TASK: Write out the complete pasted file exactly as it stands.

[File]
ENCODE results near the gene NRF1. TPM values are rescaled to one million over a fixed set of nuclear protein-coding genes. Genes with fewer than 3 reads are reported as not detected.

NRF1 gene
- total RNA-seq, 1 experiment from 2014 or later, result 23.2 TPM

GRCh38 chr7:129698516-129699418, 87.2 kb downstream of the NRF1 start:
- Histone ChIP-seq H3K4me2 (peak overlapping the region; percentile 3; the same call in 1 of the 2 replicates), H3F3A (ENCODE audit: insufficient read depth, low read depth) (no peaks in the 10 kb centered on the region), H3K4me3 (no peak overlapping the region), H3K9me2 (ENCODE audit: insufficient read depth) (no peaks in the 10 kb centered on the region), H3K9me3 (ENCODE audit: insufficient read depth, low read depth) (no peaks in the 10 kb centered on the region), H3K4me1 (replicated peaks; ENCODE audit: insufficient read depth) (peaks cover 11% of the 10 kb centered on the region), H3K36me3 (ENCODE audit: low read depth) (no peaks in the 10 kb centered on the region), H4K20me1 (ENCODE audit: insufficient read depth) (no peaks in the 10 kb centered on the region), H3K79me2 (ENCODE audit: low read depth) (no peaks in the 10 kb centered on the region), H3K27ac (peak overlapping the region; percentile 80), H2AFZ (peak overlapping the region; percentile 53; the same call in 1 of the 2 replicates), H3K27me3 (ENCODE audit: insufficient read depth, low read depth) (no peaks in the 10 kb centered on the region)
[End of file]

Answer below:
ENCODE results near the gene NRF1. TPM values are rescaled to one million over a fixed set of nuclear protein-coding genes. Genes with fewer than 3 reads are reported as not detected.

NRF1 gene
- total RNA-seq, 1 experiment from 2014 or later, result 23.2 TPM

GRCh38 chr7:129698516-129699418, 87.2 kb downstream of the NRF1 start:
- Histone ChIP-seq H3K4me2 (peak overlapping the region; percentile 3; the same call in 1 of the 2 replicates), H3F3A (ENCODE audit: insufficient read depth, low read depth) (no peaks in the 10 kb centered on the region), H3K4me3 (no peak overlapping the region), H3K9me2 (ENCODE audit: insufficient read depth) (no peaks in the 10 kb centered on the region), H3K9me3 (ENCODE audit: insufficient read depth, low read depth) (no peaks in the 10 kb centered on the region), H3K4me1 (replicated peaks; ENCODE audit: insufficient read depth) (peaks cover 11% of the 10 kb centered on the region), H3K36me3 (ENCODE audit: low read depth) (no peaks in the 10 kb centered on the region), H4K20me1 (ENCODE audit: insufficient read depth) (no peaks in the 10 kb centered on the region), H3K79me2 (ENCODE audit: low read depth) (no peaks in the 10 kb centered on the region), H3K27ac (peak overlapping the region; percentile 80), H2AFZ (peak overlapping the region; percentile 53; the same call in 1 of the 2 replicates), H3K27me3 (ENCODE audit: insufficient read depth, low read depth) (no peaks in the 10 kb centered on the region)